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Canon EOS Crop Sensor for HD
APS-C sensor cameras including the 80D, 70D, 7D Mk. II, 7D, EOS M and Rebel models for HD video recording.

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Old March 21st, 2010, 12:42 PM   #31
Join Date: Feb 2006
Location: USA
Posts: 1,684
I had good conversation with a guy at Fotodiox last week. They sell a cheap one and a "pro" for about $90- ($150 with a chip for focus confirmation) .

He said the cheap one was made in an ordinary machine shop where the tolerances were just not as accurate. He also said the pro used a spring to hold it on instead of a some kind of split metal thing - too be honest I haven't looked at them so i didn't understand that yet . He also said you didn't buy anything by spending $300 for a novaflex.

Anyway the Pro is made at a place that makes photo gear to serious tolerances and the metal is better. He said those would be more accurate and would last longer. The cheap ones would wear faster over time and the tolerances would get worse.

His pitch to me about going with fotodiox is that those kinds of adapters for many lens types is their primary business, its what they do.

I had previously tried the cheap fotodiox and the back focus was wrong. I tried the pro yesterday and so far it looks good though I haven't looked on a monitor yet. My test is a Nikon 80 - 200 2.8 zoom that I know should track focus from CU to wide. Any deviation in backfocus will screw that up.

So far I'm not impressed by the focus confirmation chip and the salesman warned me I wouldn't be. Its not active in Live view on the 5D and only works through optical viewfinder. Even then perhaps I don't have the hang of it yet, but seemed like it would only function kind of intermittently and was no better than my eye. If someone has better ideas about that let me know.

The other hassle is the metal piece that protrudes from some of my older Nikon wide lenses (my 24, 28, 35 & 50) . They make it hard to get the adapter on the lens and supposedly will interfere with or damage the mirror. I need to learn more about that and maybe I'll break them off as J Davis suggests on another thread her. Don't want to hobble them on a Nikon though. Any more info there is also welcome.
Leonard Levy is offline   Reply With Quote
Old March 22nd, 2010, 04:36 PM   #32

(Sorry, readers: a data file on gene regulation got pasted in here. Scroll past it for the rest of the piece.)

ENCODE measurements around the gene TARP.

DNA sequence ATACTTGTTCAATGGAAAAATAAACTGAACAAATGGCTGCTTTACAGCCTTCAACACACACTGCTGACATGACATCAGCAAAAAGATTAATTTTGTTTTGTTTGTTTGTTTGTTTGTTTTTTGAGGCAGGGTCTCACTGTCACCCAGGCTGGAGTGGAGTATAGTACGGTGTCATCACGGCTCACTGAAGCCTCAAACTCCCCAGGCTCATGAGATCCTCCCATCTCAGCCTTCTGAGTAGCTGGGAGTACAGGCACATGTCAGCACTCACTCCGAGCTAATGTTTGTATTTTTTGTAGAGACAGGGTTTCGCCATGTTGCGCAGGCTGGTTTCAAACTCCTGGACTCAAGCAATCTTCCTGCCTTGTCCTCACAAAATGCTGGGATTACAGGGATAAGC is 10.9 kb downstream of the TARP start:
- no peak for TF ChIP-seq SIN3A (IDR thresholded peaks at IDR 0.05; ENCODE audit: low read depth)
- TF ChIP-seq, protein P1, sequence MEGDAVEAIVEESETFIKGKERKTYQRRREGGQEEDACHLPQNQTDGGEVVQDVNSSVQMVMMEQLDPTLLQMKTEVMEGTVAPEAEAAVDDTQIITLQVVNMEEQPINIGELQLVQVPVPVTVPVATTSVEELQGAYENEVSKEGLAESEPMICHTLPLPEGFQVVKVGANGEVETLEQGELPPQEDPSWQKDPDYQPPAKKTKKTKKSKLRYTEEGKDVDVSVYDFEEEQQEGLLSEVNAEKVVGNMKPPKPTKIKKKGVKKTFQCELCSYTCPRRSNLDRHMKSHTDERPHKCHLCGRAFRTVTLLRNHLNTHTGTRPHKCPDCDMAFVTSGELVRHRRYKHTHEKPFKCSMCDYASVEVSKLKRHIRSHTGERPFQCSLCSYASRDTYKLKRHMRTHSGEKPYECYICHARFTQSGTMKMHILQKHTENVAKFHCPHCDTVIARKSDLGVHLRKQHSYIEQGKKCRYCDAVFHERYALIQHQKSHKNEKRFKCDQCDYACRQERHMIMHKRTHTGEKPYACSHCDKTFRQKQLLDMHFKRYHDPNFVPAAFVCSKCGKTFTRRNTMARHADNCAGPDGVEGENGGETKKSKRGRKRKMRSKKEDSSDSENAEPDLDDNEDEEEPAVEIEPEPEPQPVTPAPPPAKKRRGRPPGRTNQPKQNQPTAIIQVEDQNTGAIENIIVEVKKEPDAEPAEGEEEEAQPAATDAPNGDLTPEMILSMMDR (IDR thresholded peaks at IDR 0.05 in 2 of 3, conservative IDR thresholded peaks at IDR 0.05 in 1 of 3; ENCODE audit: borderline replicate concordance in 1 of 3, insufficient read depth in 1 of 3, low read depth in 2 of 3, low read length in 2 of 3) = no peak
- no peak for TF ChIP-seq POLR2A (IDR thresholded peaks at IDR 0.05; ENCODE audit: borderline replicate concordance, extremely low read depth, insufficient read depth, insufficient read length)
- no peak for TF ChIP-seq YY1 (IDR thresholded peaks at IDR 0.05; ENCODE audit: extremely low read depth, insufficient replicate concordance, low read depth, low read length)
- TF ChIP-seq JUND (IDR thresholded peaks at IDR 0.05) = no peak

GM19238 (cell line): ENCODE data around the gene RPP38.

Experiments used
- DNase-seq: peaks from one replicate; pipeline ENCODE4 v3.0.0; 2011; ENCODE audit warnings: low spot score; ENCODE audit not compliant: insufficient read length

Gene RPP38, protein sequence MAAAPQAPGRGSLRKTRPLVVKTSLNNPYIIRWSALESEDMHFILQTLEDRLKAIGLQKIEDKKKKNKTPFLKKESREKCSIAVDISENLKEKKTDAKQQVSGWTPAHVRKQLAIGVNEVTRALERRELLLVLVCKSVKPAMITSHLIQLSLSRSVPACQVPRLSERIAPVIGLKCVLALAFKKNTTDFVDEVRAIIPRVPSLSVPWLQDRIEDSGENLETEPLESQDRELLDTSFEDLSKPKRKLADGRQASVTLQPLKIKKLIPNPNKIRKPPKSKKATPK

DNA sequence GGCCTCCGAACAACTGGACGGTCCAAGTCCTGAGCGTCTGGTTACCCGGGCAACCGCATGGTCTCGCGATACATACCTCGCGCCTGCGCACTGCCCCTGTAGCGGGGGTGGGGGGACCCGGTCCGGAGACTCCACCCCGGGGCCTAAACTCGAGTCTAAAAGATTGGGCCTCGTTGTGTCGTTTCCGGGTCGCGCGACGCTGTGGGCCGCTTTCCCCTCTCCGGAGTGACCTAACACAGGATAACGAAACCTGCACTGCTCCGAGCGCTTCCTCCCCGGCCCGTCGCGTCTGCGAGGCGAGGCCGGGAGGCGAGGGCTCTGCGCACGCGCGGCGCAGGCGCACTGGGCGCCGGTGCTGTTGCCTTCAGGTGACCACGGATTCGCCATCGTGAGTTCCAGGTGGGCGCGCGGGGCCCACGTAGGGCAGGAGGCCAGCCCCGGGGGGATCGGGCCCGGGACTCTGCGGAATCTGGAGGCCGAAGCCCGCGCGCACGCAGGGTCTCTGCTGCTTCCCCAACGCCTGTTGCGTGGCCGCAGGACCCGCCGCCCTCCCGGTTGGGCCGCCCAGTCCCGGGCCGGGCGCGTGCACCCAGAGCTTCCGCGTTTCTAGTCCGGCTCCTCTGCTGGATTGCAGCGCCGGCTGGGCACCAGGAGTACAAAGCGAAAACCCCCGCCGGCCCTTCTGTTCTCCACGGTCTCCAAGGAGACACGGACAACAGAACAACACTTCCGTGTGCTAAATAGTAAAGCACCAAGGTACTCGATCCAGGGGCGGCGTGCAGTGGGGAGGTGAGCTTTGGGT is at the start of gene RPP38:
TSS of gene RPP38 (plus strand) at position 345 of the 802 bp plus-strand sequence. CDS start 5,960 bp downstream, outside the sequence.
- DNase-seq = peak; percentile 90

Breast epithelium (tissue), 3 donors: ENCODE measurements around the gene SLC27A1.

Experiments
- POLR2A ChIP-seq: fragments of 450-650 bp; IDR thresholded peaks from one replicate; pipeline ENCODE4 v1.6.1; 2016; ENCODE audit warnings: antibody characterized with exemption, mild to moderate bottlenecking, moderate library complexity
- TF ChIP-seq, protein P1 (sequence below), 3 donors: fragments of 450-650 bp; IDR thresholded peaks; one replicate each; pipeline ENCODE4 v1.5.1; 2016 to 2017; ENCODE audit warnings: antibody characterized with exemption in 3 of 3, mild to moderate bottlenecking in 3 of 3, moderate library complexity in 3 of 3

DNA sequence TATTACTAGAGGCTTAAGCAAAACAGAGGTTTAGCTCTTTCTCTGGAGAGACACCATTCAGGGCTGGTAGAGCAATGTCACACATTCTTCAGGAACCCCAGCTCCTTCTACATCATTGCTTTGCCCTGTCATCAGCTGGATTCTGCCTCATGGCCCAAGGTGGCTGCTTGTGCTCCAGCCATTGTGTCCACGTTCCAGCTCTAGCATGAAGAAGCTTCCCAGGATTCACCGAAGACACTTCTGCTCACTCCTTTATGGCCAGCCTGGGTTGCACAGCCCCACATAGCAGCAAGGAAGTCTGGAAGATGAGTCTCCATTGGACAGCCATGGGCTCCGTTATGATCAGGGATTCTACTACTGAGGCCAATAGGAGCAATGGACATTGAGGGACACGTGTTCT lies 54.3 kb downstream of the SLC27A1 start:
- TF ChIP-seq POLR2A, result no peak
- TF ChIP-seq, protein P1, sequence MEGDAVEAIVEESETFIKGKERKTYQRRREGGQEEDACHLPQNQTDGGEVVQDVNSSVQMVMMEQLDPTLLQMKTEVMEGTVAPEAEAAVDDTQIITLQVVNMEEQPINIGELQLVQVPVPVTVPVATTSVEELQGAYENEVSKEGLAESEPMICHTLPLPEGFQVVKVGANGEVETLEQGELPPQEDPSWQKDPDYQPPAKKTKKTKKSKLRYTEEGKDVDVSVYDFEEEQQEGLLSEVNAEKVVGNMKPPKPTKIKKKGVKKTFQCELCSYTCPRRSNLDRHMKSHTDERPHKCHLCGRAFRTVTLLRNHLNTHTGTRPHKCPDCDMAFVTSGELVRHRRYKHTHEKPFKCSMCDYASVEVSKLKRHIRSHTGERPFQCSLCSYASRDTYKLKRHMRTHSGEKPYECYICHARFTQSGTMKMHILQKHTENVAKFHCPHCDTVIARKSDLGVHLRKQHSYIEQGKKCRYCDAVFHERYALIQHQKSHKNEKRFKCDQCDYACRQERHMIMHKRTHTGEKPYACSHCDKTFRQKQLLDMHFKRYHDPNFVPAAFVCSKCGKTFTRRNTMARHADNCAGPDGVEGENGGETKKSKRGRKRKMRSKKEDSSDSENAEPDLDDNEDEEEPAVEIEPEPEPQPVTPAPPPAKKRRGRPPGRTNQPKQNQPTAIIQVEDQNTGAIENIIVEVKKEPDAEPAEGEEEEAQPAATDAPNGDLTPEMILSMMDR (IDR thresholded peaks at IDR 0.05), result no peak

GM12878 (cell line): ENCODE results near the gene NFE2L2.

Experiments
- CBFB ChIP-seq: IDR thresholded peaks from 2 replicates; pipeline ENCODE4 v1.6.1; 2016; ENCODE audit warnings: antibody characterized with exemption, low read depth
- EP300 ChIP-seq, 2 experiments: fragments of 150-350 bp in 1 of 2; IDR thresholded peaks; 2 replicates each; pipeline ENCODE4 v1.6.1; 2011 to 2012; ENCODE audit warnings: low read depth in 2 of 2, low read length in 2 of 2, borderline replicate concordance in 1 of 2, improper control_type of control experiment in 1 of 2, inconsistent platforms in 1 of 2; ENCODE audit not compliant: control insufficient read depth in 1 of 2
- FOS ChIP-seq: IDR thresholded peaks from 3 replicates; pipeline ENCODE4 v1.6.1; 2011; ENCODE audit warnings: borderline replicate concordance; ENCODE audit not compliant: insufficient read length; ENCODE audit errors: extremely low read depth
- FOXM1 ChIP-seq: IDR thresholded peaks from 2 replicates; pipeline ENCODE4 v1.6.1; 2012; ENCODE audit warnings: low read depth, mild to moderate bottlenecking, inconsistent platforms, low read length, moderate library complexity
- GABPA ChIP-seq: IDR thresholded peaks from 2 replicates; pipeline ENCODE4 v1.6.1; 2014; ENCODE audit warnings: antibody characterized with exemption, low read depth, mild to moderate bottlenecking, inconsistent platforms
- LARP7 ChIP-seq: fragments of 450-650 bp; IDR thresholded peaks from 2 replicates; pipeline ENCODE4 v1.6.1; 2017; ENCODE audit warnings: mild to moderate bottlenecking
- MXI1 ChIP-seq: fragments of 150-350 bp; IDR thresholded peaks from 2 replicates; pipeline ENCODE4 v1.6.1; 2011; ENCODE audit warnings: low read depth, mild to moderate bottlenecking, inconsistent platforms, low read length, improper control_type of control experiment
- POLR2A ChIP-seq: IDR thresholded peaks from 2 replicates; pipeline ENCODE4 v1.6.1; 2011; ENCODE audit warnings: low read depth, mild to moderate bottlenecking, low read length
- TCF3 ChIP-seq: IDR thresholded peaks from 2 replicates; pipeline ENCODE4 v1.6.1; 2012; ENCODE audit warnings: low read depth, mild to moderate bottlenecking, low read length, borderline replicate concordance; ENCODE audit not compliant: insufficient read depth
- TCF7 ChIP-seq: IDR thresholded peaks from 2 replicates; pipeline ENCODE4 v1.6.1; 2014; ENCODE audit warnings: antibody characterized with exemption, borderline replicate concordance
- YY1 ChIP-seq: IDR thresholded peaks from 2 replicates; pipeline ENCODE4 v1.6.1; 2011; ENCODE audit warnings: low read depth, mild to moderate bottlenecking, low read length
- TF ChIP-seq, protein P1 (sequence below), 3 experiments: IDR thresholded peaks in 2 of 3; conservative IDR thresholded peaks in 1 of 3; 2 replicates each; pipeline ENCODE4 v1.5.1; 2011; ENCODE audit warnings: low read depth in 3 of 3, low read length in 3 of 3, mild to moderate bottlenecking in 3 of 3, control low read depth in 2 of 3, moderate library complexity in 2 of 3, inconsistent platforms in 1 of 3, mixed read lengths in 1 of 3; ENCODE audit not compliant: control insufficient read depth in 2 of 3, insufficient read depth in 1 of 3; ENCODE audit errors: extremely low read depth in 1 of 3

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Join Date: Mar 2010
Location: The Netherlands
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I need an adapter to use my Nikon lenses on my 7D. I was thinking of buying it from CameraQuest for $179. Has anyone here had some experience with this company? I was also wondering do you need an adapter to use Canon lenses on a Nikon body aswell? I couldn't find it on their site, so I was wondering.
Philipp Sokolean is offline   Reply With Quote
Old March 30th, 2010, 11:50 AM   #33
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Location: Kansas City, MO
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I have the old (pre-AI) Nikkor 24mm as well. I think it's an f2.8. It has a flange that sticks out more than any of my other Nikkors, all pre-AI. I've read a post from one person who says he uses the 24 with no problem, and others who say it might hit the mirror. So I haven't tried it, although I've used the 25, 105, and 200. If anybody could confirm whether that 24 is OK or not, I'd sure like to know.
Bill Pryor is offline   Reply With Quote
Old March 31st, 2010, 08:53 AM   #34
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Location: The Netherlands
Posts: 204
Originally Posted by Philipp Sokolean View Post
I was also wondering do you need an adapter to use Canon lenses on a Nikon body aswell? I couldn't find it on their site, so I was wondering.
The distance between lens and sensor is bigger for nikon than it is for canon cameras (46.5mm vs. 44mm). So nikon lenses on canon cameras is no problem, the adapter puts the lens a bit further from the body. The other way around is a problem, because it would mean the canon lens has to get further into the nikon body.
There are some adapters that have an extra lens to compensate for this, but the resulting image is far from perfect.
Steven Fokkinga is offline   Reply

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